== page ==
Cuomo Proposes 4 Percent School Aid Increase

BUFFALO, N.Y.—Gov. Andrew Cuomo has proposed spending $807 million more on schools in the next school year, with $100 million going toward expanding universal prekindergarten programs.

That’s a 3.8 percent spending increase over the current school year, but the governor’s critics say it’s not enough.

Cuomo also wants to put a $2 billion bond act before voters in November to upgrade technology in classrooms, promising to push to get voters to approve the borrowing.

“Overall, if you counted it all, it would be one of the largest investments in education that this state has made, and we’re proud of that,” the Democratic governor said Tuesday in outlining his budget proposal in Albany.

The $807 million funding increase includes $682 million in general school aid, while the rest is earmarked for pre-K, teacher merit pay, and an expansion of technical programming.

But the numbers disappointed education advocates who had been looking for well over $1 billion more in state aid to maintain current programs and avoid the kinds of staff and programming cuts that have been the norm in many districts over the past several years.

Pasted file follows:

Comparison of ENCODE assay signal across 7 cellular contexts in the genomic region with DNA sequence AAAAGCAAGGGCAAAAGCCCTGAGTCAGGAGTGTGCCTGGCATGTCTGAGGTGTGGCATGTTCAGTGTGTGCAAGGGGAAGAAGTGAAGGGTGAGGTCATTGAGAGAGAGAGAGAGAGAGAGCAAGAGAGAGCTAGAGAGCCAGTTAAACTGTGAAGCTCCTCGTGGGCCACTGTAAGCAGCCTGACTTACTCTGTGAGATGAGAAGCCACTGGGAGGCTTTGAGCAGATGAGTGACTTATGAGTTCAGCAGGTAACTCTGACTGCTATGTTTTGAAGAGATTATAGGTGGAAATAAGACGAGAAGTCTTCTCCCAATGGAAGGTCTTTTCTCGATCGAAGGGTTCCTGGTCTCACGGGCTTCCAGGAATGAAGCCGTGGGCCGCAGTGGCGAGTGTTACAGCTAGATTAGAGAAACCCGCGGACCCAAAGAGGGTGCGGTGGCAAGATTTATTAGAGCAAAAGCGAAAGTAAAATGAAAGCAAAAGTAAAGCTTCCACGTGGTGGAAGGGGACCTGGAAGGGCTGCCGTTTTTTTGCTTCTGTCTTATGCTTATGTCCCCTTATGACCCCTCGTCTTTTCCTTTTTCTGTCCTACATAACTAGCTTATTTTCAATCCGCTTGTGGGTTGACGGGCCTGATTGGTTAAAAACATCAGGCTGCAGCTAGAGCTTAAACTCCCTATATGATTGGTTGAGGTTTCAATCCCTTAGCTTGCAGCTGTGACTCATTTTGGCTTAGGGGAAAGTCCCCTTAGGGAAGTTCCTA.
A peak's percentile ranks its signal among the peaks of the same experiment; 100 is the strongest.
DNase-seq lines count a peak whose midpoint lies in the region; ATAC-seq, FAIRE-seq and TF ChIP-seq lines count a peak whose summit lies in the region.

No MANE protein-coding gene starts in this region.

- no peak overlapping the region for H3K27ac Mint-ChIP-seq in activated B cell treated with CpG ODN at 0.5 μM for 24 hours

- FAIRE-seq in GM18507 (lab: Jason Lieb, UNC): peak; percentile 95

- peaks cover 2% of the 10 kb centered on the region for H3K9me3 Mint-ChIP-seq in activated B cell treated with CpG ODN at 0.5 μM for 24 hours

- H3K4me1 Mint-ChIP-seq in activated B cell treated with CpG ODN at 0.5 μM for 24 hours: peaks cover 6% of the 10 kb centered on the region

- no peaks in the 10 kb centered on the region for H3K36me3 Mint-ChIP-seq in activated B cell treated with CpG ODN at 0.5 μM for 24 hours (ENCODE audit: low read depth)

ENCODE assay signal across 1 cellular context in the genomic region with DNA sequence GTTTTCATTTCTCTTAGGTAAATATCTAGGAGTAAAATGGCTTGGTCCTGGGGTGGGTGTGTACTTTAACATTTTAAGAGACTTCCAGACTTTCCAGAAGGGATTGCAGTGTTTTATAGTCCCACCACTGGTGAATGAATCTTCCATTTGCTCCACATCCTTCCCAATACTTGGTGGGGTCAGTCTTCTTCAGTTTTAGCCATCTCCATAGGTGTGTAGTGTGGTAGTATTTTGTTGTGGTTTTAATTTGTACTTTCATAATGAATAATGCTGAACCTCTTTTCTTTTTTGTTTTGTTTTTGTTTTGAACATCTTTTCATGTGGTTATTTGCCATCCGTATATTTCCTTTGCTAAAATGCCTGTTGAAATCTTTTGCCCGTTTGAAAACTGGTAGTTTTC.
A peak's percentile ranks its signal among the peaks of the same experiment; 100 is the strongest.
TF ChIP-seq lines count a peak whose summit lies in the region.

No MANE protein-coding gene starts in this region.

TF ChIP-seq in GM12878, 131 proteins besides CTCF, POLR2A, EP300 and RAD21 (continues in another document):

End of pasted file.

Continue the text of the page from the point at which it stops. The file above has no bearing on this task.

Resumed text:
“While the governor’s budget contains many laudable issues such as state-funded universal prekindergarten and after-school programs, his state aid allocation falls way short of the mark,” said Timothy Kremer, executive director of the New York State School Boards Association.

The association is part of the Educational Conference Board, which last week estimated that districts would need an increase of at least $1.5 billion to maintain current programs. The state board of regents had recommended a $1.3 billion increase, while the Alliance for Quality Education had sought a $1.9 billion increase.

New York State United Teachers called the governor’s proposal “woefully inadequate.” The New York State Council of School Superintendents said the proposal wouldn’t help districts keep up with inflation and pension and health insurance costs.

Cuomo’s $137 billion budget contains about $22 billion for education.

Other Proposals

The governor also used Tuesday’s address to call for a review of the way New York has rolled out the new Common Core learning standards and proposed ending standardized testing for students in kindergarten through second grade.

Education Commissioner John King Jr. and Regents Chancellor Merryl Tisch acknowledged implementation of the Common Core “has not been perfect.”

“We remain fully committed to the Common Core,” a statement from King and Tisch said, “But we welcome constructive refinement to implementation to help meet that goal.”

Cuomo’s budget proposal includes $8 million to fund state college scholarships for the top 10 percent of high school graduates who pursue careers in science, technology, engineering, or math and agree to work in New York for five years.

After-school programs would receive $720 million over five years, with the first installment of $160 million available in the 2015–16 school year.

A $15 million sum was set aside to plan for a new College of Emergency Preparedness, Homeland Security, and Cybersecurity, which would be part of the State University of New York system.